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AAP Clinical Practice Guideline AAP Subcommittee on Hyperbilirubinemia. Pediatrics. 2004;114:297–316 Copyright © 2003, Rev 2005 American Academy of Pediatrics Management of Hyperbilirubinemia in the Newborn Infant 35 or More Weeks of Gestation Nomogram for designation of risk in 2840 well newborns at 36 or more weeks’ gestational age with birth weight of 2000 g or more or 35 or more weeks’ gestational age and birth weight of 2500 g or more based on the hour-specific serum bilirubin values.
Jaundice and Breastfeeding Infants <38 weeks’ gestation and breastfed at higher risk Systematic assessment on all infants before discharge for the risk of severe hyperbilirubinemia Provide parents with written and verbal information about newborn jaundice Provide appropriate follow-up based on the time of discharge and the risk assessment Copyright © 2003, Rev 2005 American Academy of Pediatrics
Management of Breastfeeding Jaundice Increase caloric intake. Increase breastfeeding frequency to 10–12 feedings/day. Increase duration of breastfeeding. Improve latch and positioning. Provide supplements only when medically indicated. Enhance milk production and transfer. Decrease enterohepatic reabsorption. Increase stool output. Lower serum bilirubin. Copyright © 2003, Rev 2005 American Academy of Pediatrics
Breastmilk Jaundice Definition Begins after day of life 5–7. Increased bilirubin reabsorption from intestine. Lasts several weeks to months. Copyright © 2003, Rev 2005 American Academy of Pediatrics
Breastmilk Jaundice Definition Begins after day of life 5–7. Increased bilirubin reabsorption from intestine. Lasts several weeks to months. Management Avoid interruption of breastfeeding in healthy term babies. No routine indication for water or formula supplementation. If bilirubin >20 mg/dL, consider phototherapy. Rule out other causes of prolonged jaundice. Copyright © 2003, Rev 2005 American Academy of Pediatrics
Nursing Supplementation Copyright © 2003, Rev 2005 American Academy of Pediatrics Illustration by Tony LeTourneau
Milk Expression Wash hands before manual or hand expression. Use a good-quality electric pump for regular expression. Milk storage Chill as soon as possible. Refrigerate milk for up to 2 days. Freeze for longer storage. Copyright © 2003, Rev 2005 American Academy of Pediatrics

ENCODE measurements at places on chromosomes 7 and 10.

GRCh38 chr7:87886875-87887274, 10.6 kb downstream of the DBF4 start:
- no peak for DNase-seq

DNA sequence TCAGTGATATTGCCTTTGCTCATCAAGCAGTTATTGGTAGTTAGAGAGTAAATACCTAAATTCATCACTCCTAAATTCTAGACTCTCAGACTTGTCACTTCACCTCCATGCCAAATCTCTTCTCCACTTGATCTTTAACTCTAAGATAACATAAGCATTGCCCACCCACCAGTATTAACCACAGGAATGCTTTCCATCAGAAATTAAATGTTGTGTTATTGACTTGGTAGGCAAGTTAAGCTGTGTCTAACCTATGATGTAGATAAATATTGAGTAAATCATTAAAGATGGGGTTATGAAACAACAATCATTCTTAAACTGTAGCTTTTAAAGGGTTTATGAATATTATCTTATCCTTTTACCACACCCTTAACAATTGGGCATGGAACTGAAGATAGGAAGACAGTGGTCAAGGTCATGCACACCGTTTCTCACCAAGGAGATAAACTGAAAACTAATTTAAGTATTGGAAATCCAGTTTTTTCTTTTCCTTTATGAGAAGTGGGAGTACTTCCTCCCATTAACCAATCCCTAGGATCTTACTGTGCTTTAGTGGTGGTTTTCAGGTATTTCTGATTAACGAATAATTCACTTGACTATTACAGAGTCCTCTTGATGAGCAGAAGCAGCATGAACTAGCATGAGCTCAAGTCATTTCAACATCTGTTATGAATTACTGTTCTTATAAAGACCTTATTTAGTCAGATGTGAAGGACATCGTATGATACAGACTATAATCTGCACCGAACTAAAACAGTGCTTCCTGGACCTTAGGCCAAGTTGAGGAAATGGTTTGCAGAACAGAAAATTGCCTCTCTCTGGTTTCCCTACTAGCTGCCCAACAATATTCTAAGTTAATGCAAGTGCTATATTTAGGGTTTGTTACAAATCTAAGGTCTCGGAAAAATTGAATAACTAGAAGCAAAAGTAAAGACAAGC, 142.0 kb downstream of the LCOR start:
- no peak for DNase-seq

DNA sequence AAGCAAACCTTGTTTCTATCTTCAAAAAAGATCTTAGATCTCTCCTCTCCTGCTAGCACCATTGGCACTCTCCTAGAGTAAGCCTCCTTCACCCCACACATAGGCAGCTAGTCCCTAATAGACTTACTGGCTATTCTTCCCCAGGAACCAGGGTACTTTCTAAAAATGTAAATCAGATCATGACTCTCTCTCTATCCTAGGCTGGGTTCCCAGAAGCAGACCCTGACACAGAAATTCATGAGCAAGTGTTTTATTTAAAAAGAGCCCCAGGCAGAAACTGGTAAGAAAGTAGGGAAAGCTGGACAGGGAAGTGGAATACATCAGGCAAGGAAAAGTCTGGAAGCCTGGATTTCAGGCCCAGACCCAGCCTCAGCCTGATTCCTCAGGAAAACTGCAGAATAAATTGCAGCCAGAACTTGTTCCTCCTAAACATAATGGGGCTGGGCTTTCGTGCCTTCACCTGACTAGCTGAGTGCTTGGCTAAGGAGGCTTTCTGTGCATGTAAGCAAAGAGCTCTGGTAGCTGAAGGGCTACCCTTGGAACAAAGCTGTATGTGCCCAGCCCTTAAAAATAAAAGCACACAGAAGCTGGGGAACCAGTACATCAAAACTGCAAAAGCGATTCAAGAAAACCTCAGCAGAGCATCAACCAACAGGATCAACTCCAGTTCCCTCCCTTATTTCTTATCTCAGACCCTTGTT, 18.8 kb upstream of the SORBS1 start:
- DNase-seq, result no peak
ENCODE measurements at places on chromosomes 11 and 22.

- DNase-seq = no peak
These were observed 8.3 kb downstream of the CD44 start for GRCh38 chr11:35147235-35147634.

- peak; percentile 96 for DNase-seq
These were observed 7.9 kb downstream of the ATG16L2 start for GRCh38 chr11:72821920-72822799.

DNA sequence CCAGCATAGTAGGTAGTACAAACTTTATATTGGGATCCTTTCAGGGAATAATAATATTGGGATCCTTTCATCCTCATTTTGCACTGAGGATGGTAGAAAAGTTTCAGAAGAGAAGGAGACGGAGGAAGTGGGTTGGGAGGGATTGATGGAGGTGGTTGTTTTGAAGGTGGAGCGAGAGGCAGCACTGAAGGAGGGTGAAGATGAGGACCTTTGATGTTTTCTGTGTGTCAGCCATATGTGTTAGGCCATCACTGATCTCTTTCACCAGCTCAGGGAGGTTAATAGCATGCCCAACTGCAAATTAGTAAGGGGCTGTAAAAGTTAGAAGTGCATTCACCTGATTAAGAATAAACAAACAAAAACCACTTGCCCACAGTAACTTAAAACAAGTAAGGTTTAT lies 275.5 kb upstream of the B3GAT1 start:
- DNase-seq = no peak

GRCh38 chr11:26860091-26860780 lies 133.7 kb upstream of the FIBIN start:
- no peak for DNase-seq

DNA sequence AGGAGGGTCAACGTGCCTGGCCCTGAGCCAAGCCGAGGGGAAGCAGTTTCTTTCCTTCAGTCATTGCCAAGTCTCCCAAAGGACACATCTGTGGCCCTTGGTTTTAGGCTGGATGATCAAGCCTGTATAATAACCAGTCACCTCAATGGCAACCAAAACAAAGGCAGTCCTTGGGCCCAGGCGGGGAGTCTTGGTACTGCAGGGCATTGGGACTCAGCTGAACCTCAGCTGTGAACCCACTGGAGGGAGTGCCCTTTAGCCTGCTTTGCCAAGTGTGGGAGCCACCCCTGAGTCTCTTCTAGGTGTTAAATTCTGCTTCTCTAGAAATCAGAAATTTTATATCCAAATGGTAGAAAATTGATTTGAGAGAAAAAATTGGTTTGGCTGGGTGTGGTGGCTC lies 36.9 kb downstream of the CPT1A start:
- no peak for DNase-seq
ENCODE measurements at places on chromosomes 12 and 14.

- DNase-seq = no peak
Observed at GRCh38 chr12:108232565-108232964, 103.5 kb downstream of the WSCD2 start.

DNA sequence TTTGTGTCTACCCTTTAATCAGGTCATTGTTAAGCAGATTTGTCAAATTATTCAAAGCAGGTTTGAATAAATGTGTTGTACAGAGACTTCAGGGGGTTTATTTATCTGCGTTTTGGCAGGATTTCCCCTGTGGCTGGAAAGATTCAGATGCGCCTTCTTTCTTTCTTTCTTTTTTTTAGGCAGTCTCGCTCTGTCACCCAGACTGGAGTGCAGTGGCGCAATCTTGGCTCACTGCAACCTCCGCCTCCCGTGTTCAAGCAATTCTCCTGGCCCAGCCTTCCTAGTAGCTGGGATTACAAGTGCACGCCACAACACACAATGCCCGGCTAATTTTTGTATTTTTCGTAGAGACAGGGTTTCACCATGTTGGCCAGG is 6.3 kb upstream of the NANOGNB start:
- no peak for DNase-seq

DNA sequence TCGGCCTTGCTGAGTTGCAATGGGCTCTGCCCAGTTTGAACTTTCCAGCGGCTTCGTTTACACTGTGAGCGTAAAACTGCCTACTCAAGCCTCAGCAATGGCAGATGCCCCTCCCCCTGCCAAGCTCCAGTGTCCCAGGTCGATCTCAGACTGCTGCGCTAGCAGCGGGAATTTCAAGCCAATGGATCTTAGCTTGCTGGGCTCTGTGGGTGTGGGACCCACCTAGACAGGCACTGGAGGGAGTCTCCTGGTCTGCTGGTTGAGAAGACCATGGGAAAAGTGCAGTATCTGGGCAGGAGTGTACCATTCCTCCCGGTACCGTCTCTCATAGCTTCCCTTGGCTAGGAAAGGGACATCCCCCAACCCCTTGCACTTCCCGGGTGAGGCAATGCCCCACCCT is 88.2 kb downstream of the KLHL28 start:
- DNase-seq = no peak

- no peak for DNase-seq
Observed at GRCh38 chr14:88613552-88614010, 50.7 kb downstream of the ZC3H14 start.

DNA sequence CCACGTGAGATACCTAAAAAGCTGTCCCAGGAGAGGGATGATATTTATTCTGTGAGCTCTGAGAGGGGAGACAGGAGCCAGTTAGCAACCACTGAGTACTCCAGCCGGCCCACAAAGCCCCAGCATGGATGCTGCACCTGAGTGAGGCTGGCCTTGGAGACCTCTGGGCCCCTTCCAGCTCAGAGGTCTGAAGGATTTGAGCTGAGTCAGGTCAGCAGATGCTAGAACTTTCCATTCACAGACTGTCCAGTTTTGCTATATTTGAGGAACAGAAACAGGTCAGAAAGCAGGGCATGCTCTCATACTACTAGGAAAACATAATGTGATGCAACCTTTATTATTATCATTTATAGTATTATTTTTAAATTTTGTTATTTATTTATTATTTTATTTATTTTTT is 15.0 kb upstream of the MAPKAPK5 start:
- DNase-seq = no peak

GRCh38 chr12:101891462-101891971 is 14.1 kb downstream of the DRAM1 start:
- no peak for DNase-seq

Milk Expression Copyright © 2003, Rev 2005 American Academy of Pediatrics Photo © Jane Morton, MD, FAAP Photo © Kay Hoover, MEd, IBCLC
Return to the Workplace or School Continued breastfeeding is feasible and desirable for mother and infant. Prepare ahead by discussing with the employer or school personnel. Delay introduction of bottles until milk supply well established at 3–4 weeks. Copyright © 2003, Rev 2005 American Academy of Pediatrics
Employed Mother Breaks for feeding/ expressing Private, clean place to pump Refrigerator or cooler with ice packs to store and transport milk Workplace Support Copyright © 2003, Rev 2005 American Academy of Pediatrics Illustration by Tony LeTourneau
Adolescents and Breastfeeding Highly recommended for adolescent mothers. Prenatal education and postpartum support are essential. Arrange with school personnel to express milk at school or use on-site child care program, if available. Maintain healthy diet with adequate calories, 1,300 mg calcium per day, 15 mg iron, and a daily multivitamin. Copyright © 2003, Rev 2005 American Academy of Pediatrics
Breastfeeding and Maternal Illness Most maternal acute minor illnesses and infections are compatible with breastfeeding. Breastfed infant receives protective components from mother’s breastmilk. Interruption of nursing may predispose an infant to an upper respiratory or gastrointestinal tract infection or may increase the risk of severity if an infection occurs. Copyright © 2003, Rev 2005 American Academy of Pediatrics
Breastfeeding and Maternal Illness A few infections are not felt to be routinely compatible with breastfeeding in the US. HIV, HTLV-I, HTLV-II Some infections require temporary cessation. Lesions on the breast due to active herpes or syphilis Active, infectious tuberculosis until treatment is initiated Varicella, if developed 5 days or less before delivery and within 48 hours after delivery AAP Committee on Infectious Diseases, 2003 Copyright © 2003, Rev 2005 American Academy of Pediatrics
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